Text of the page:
Prime Minister Dr Mahathir Mohamad today said the government was looking to attract more foreign investments to boost the economy and further strengthen the ringgit.
He also acknowledged that the trade war between the US and China was affecting the ringgit; however, he said the situation could be avoided if the country did not rely heavily on imports.
"For example, if we can produce (our own) vegetables, fruits, fish, livestock and so on, we do not depend on supply from other countries; so God willing, (then) we will be able to strengthen and improve our economy, and when the economy is healthy, the ringgit will strengthen.
"In the short term, we are trying to attract investments from abroad. For this, we have to work but unfortunately we cannot get employees from our own country, (so) we have to rely on foreign workers and when we depend on foreign workers, they get all the benefits," he said.
He was speaking at a press conference after a ceremony to hand over ‘Kasih Ibu Darul Aman’ (KIDA) cards to 48 recipients at the Langkawi District Civil Defence Complex (APM) in Langkawi, today.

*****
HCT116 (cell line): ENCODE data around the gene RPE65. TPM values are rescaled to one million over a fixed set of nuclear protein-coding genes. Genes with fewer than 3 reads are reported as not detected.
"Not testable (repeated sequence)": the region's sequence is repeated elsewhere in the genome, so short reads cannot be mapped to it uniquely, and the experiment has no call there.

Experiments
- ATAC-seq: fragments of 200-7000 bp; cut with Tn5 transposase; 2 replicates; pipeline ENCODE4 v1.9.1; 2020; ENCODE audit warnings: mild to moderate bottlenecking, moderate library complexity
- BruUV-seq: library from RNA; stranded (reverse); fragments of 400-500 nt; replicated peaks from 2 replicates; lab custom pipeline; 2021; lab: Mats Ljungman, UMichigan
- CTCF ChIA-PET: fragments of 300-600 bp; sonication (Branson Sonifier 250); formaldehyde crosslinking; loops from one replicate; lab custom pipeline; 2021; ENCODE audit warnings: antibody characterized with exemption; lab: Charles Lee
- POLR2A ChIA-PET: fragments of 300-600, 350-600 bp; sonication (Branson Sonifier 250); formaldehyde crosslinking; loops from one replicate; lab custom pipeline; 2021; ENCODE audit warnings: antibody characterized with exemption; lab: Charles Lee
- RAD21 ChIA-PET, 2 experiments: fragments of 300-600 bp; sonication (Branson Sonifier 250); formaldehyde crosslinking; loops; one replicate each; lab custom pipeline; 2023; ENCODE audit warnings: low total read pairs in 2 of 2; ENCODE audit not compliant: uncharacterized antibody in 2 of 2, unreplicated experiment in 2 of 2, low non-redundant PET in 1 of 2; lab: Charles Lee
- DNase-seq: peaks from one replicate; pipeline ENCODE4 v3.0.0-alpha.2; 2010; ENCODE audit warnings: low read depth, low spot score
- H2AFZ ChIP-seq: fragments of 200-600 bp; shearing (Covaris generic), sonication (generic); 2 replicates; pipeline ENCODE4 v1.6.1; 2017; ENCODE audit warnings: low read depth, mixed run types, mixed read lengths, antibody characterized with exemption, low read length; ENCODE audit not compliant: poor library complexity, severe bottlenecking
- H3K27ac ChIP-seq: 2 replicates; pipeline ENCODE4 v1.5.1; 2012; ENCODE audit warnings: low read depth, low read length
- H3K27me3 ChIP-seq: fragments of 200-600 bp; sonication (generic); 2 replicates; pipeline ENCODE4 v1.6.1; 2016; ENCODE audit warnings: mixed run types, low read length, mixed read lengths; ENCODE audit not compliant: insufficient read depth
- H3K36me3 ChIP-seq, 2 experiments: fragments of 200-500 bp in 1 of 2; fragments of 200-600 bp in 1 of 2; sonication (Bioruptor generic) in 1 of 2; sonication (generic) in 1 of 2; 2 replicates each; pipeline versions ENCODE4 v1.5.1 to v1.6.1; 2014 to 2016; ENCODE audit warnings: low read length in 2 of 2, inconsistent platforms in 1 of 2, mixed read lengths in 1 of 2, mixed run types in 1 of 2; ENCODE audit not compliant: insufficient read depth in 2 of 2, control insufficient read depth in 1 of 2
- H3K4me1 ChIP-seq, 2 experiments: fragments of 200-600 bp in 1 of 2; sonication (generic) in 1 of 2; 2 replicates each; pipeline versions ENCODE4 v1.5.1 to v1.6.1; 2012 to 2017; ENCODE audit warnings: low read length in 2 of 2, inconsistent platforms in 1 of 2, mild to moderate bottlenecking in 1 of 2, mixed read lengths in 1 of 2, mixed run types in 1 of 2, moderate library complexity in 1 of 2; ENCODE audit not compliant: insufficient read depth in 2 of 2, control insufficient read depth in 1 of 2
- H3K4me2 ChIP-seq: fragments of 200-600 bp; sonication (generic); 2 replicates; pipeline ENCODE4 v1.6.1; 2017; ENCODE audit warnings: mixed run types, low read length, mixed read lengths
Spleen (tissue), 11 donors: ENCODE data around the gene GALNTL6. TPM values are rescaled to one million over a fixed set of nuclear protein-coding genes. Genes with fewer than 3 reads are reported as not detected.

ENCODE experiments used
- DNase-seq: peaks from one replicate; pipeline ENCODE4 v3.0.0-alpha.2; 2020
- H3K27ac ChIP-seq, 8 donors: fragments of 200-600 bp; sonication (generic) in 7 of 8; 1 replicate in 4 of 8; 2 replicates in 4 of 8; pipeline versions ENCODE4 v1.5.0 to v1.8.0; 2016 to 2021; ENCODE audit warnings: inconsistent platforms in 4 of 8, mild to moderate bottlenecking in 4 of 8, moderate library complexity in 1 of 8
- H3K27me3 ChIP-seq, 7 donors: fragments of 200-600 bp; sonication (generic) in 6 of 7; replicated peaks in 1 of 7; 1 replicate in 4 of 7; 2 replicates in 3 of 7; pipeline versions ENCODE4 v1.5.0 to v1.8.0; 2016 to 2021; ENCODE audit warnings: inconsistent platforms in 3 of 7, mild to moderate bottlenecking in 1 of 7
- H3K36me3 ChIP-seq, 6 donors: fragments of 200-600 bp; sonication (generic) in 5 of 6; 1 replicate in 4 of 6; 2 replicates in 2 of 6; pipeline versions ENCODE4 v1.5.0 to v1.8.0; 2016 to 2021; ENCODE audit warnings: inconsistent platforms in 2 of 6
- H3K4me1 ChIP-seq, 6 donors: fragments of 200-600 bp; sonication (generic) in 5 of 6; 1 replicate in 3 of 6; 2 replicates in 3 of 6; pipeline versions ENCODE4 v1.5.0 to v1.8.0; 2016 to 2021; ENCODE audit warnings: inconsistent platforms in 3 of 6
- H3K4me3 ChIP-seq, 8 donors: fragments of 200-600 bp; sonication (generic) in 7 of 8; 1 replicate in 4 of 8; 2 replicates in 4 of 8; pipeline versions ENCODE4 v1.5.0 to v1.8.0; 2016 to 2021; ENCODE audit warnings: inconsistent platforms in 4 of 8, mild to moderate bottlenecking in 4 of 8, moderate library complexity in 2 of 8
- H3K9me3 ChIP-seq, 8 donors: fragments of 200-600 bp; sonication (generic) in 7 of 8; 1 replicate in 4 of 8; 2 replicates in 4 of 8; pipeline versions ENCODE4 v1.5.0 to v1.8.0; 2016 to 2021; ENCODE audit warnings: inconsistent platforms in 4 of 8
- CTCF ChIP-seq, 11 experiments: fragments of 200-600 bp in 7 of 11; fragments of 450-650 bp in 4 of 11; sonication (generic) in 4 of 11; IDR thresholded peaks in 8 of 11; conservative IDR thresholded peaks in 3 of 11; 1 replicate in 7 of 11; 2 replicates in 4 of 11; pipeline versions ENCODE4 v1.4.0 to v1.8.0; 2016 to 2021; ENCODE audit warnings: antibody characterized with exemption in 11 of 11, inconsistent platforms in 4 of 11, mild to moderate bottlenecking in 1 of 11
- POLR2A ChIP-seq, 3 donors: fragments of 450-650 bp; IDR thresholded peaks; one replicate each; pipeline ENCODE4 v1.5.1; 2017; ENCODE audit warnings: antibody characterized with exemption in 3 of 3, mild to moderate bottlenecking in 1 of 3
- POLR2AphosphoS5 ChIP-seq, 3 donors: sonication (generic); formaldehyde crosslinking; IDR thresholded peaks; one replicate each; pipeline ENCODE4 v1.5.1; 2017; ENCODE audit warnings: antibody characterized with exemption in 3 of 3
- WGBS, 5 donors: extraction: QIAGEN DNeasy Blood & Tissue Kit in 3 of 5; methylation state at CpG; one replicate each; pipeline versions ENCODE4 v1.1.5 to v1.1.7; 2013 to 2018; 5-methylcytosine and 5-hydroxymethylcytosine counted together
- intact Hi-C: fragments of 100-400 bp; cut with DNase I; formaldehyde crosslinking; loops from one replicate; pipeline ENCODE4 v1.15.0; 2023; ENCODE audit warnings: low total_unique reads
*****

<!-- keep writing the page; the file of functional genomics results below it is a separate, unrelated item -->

Also present were his wife, Dr Siti Hasmah Mohamad Ali, Ayer Hangat assemblyperson Juhari Bulat and Kuah assemblyperson Mohd Firdaus Ahmad.
Commenting on the issue of foreign labour, Mahathir, who is also Langkawi MP, said the government was working to reduce the dependency.
However, he added that Malaysians should help out by not being picky with job opportunities.
"We want to do away with foreign workers, but cannot, because our people are not willing to (do the) work, in restaurants they are not willing (to work), neither in the supermarkets. In terms of heavy duty work, I understand if they are not willing to do it, but even in air-conditioned restaurants, they are not willing to work.
Mahathir also expressed the government's commitment to tackling the issue by offering training to locals in order to make them more proficient.
"We will provide training so that they (locals) are more proficient; we also want them to somewhat master the English language, as investors speak in that language," he added.